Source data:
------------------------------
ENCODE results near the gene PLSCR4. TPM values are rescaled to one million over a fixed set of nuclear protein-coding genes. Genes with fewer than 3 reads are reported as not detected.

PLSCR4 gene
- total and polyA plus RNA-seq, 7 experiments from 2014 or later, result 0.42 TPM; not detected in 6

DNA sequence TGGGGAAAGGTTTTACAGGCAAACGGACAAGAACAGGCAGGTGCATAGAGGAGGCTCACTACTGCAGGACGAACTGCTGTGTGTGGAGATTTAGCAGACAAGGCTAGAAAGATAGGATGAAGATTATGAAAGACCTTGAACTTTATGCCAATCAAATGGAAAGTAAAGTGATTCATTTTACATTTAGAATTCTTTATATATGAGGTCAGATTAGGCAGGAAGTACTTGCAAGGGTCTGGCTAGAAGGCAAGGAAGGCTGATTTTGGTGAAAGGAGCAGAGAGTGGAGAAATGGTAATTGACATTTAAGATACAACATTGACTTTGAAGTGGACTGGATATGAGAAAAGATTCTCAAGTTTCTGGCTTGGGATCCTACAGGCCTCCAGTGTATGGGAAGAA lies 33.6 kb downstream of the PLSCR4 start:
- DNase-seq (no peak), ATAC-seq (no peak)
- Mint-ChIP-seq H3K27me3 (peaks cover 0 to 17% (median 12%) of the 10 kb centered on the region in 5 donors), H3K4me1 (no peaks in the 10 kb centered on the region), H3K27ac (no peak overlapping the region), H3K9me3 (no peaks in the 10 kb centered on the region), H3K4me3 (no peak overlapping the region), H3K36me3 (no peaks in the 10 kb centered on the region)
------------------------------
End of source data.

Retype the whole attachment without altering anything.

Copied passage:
ENCODE results near the gene PLSCR4. TPM values are rescaled to one million over a fixed set of nuclear protein-coding genes. Genes with fewer than 3 reads are reported as not detected.

PLSCR4 gene
- total and polyA plus RNA-seq, 7 experiments from 2014 or later, result 0.42 TPM; not detected in 6

DNA sequence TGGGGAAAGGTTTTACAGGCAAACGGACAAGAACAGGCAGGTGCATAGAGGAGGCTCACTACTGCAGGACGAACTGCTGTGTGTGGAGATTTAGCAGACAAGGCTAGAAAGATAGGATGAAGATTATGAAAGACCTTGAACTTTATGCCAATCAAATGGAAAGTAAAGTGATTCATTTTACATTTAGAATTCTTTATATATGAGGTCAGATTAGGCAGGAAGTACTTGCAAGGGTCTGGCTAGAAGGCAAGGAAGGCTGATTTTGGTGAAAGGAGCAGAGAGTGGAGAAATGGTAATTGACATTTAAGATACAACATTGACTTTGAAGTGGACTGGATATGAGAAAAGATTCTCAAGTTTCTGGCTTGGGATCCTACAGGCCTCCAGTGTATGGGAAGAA lies 33.6 kb downstream of the PLSCR4 start:
- DNase-seq (no peak), ATAC-seq (no peak)
- Mint-ChIP-seq H3K27me3 (peaks cover 0 to 17% (median 12%) of the 10 kb centered on the region in 5 donors), H3K4me1 (no peaks in the 10 kb centered on the region), H3K27ac (no peak overlapping the region), H3K9me3 (no peaks in the 10 kb centered on the region), H3K4me3 (no peak overlapping the region), H3K36me3 (no peaks in the 10 kb centered on the region)